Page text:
With the title, “Zimbabwe: Seventh-Day Adventist Pastor Hails Leadership,” the Zimbabwe Herald recently reported that Ted Wilson, president of the Seventh-day Adventist Church, said the following:
“We would like to thank the Government of Zimbabwe for granting the nation freedom of worship. The Constitution allows for that and anyone is free to worship in his or her own way,” he said.
Pastor Wilson urged the gathering to respect and submit to the leadership of the country as required by the word of God.
“Let us pray for the leadership of this country. The Bible requires us to do so. We should respect and submit to the leadership of this country because all leaders are appointed by God,” said Pastor Wilson.
I myself am a practising Seventh Day Adventist [like Sandra Ndebele!] and have read my Bible every Sabbath [hopefully] since I was literate . The Bible talks about praying for one’s enemies – but in the context of their demise. It also talks about loving your neighbour – more like if Chipangano is next door, show them you are not afraid of admonishing them.
But to pray for Mugabe – would be to ask God to make this dictator see wisdom, admit he is a sinner, call him to account for his crimes, confess and get him baptised. There is no way my Bible talks about elongating the rule of murderous leaders. People like Naboth and Soul had one destiny – to die violently. Once again,Tsvangirayi has got it all wrong. Until Mugabe and his cronies admit and confess to Gukurahundi, 2000 farm murders and June 2008 atrocities, I urge my local [SDA] Union, the African [SDA] conference and the World Adventist General Conference, our TV channels Hope TV and Three Angels Message to put up sermons every week to condemn Mugabe-type dictatorships.
There is a troubling history of Adventist leaders telling church members to obey authoritarian, even genocidal, national leaders as long as the church is tolerated. In May of 2011, Adventist leaders caught the media’s attention for praising Mugabe for his persecution of homosexuals, among other issues.
Among many organizations that report on the inhumanity inflicted by the leadership of Zimbabwe, Human Rights Watch has issued many reports on the crimes of Zimbabwe leadership including “forced labor, child labor, extrajudicial killings, beatings, smuggling, and corruption. There has been no accountability for these abuses.” Of course there are some human rights activists in Zimbabwe braving violence to shed light on these abuses in critique of the regime. Ted Wilson did not speak in support of them—althougt most governments around the world support their humanitarian work. Instead, Ted Wilson told everyone to obey Mugabe.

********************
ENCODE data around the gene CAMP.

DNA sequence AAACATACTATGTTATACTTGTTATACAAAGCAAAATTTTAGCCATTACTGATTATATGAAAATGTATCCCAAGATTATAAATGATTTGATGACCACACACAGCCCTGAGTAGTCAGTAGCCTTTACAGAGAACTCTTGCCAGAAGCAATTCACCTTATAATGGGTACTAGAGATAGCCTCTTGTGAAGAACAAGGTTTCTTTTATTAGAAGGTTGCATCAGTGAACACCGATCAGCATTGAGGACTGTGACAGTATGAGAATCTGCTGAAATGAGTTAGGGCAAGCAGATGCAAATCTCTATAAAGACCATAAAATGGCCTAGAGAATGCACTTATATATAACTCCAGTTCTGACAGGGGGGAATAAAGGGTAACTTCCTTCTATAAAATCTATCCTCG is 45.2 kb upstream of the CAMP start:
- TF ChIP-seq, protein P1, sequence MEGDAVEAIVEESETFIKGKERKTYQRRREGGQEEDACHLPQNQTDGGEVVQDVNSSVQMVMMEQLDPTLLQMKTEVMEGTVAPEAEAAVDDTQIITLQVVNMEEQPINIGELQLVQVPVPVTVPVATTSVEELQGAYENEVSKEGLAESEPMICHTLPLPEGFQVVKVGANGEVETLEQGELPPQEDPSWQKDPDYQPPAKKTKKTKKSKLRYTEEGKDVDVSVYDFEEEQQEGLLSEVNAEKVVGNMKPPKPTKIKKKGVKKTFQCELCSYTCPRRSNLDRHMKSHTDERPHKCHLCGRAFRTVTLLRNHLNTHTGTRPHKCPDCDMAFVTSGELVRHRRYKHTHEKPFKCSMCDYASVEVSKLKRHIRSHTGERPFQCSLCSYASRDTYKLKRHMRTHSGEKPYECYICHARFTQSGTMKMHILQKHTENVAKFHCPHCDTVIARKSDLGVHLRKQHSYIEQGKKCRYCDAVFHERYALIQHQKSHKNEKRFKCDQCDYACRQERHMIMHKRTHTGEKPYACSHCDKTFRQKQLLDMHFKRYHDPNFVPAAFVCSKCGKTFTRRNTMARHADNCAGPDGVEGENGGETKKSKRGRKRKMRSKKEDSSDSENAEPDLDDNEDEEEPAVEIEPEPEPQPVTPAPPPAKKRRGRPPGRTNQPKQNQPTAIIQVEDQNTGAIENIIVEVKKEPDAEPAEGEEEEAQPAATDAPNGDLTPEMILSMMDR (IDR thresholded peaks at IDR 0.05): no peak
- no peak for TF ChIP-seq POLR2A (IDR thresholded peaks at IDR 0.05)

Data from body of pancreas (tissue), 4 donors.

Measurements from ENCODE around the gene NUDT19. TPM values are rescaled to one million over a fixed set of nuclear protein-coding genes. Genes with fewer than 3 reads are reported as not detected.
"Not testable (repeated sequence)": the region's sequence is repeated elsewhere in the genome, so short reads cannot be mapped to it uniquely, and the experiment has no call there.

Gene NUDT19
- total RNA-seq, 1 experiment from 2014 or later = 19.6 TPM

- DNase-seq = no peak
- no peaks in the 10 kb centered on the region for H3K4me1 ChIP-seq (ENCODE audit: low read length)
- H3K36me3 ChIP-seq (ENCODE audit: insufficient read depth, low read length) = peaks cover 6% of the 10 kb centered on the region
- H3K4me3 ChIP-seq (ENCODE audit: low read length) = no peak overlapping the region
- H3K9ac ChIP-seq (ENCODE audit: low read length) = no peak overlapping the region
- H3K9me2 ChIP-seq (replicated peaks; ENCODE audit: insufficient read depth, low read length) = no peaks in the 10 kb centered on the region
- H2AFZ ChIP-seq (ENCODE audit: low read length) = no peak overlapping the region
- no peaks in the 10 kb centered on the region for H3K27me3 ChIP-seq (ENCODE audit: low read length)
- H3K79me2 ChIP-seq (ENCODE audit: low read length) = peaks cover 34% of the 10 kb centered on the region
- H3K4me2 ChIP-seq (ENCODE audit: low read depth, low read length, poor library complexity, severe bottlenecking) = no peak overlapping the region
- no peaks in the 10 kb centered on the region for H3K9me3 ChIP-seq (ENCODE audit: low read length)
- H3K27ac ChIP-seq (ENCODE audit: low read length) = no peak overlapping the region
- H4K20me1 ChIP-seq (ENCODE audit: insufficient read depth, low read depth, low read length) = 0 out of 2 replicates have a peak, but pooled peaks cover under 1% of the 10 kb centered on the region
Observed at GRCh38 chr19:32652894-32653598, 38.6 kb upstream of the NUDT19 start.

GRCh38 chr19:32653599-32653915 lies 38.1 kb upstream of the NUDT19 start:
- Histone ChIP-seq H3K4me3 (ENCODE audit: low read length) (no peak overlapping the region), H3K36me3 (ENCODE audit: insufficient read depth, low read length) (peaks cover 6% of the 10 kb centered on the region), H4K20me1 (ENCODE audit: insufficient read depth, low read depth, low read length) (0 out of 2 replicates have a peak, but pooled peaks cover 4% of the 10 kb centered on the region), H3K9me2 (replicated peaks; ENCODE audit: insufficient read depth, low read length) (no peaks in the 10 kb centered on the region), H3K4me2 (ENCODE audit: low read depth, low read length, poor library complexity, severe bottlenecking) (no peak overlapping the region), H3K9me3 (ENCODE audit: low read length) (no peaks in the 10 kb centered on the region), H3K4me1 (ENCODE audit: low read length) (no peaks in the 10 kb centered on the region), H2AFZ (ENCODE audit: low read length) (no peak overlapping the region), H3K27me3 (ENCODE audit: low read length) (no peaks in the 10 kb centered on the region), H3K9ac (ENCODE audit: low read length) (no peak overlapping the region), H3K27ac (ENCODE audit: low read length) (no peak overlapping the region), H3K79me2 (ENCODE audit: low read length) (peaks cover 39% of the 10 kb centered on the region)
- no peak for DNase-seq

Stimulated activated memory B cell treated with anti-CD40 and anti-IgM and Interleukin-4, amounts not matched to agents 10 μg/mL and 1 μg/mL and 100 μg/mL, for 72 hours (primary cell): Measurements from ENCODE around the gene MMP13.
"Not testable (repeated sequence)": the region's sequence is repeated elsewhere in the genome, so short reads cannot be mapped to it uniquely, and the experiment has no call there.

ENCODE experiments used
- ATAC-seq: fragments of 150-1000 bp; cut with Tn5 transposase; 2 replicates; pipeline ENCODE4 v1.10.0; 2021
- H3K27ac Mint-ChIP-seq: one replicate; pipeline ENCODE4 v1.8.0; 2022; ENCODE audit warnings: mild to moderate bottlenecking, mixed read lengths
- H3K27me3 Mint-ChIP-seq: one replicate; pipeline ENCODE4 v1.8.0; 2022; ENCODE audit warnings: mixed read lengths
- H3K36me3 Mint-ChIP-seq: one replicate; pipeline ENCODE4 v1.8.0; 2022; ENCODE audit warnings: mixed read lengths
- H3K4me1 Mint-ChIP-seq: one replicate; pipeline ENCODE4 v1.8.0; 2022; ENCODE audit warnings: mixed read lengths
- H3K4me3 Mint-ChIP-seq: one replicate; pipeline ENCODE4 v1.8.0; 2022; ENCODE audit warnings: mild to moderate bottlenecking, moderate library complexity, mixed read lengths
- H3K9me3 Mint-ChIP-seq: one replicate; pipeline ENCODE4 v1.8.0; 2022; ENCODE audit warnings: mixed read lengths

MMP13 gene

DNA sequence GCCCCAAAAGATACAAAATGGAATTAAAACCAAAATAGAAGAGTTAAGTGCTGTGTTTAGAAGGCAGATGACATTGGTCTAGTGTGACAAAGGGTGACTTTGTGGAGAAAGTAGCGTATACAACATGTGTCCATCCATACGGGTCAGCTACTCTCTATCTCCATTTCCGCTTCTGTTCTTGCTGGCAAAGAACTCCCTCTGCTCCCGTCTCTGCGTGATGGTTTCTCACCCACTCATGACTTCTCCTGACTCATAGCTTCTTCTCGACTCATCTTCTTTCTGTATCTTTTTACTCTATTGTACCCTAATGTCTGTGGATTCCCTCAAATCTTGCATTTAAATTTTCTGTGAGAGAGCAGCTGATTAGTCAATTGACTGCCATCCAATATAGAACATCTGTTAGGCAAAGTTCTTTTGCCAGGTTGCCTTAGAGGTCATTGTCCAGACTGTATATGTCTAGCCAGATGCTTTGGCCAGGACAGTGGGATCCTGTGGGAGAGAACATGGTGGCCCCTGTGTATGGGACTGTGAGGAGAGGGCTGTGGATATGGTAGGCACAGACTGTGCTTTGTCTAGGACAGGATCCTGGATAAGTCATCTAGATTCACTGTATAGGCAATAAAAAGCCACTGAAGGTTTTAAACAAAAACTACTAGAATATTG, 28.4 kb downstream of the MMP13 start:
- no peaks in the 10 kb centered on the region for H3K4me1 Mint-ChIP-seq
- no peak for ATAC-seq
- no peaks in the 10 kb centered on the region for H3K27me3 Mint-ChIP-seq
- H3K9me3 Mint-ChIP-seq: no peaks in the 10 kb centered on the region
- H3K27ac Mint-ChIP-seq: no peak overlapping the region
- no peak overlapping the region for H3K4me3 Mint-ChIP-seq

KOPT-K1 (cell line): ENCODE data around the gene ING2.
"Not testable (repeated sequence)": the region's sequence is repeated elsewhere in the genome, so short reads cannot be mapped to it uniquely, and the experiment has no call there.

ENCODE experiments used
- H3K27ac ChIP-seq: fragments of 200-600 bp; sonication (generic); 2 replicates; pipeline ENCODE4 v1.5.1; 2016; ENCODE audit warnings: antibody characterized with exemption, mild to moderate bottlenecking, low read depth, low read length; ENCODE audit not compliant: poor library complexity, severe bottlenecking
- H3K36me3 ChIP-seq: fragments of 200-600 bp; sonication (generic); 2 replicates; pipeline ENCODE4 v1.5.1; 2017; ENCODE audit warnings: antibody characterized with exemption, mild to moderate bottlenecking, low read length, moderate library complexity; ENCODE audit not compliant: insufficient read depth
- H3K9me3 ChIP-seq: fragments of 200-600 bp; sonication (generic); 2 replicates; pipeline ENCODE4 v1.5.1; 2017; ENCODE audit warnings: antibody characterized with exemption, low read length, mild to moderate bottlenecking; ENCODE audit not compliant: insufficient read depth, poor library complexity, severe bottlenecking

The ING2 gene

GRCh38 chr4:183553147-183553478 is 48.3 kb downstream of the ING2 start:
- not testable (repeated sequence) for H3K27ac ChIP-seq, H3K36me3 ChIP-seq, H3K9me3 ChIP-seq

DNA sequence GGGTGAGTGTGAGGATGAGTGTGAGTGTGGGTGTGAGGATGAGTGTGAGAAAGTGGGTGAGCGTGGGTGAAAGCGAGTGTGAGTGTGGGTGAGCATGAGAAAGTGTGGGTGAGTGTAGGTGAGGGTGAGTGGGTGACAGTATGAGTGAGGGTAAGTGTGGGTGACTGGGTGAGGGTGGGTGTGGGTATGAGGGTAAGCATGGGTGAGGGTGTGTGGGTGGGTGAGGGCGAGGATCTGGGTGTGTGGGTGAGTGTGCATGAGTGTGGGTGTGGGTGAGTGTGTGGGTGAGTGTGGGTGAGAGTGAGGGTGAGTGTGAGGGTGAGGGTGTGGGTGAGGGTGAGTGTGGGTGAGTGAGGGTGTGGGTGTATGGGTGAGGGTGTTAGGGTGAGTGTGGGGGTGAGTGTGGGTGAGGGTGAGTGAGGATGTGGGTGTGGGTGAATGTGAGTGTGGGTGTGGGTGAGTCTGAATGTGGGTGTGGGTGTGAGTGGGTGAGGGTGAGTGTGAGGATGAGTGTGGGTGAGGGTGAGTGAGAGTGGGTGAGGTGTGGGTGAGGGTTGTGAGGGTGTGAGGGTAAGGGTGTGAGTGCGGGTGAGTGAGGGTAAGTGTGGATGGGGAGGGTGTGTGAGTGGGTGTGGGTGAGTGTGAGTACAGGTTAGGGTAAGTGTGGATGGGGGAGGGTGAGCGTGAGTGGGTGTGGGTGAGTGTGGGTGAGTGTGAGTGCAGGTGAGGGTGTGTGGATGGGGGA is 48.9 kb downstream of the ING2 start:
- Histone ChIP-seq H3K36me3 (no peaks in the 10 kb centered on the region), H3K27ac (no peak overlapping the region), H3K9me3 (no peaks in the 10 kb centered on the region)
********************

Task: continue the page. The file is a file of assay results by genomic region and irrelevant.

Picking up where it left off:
Early this year, Nat Hentoff, a senior fellow at the Cato Institute wrote:
Our planet abounds in horrific dictators, most of whom eventually are erased from power by their suffering, mutinous subjects. But one of them — Robert Mugabe — continues his despotic reign as president of Zimbabwe.
This land, once “the breadbasket of Africa,” is now a place where hardly anyone feels safe.
In Peter Godwin’s book, “The Fear: Robert Mugabe and the Martyrdom of Zimbabwe” (Little, Brown and Co., 2011), he distills this hell during three decades of President Mugabe’s “smart genocide”: “There’s no need to directly kill hundreds of thousands, if you can select and kill the right few thousand… It is as if he has taken an entire nation hostage, using them as human shields.”
. . . In one of my many ineffective columns about Mugabe’s terror (“Mugabe’s Victims, Mostly Black,” Village Voice, May 6, 2003), I quote his self-appraisal from March 21, 2003:
“I am still the Hitler of the time. This Hitler has only one objective, justice for his own people, sovereignty for his people, recognition of the independence of his people, and their right to their resources. If that is Hitler, then let me be a Hitler tenfold. Ten times Hitler, that is what we stand for.”
So why is Ted Wilson publicly supporting this leader?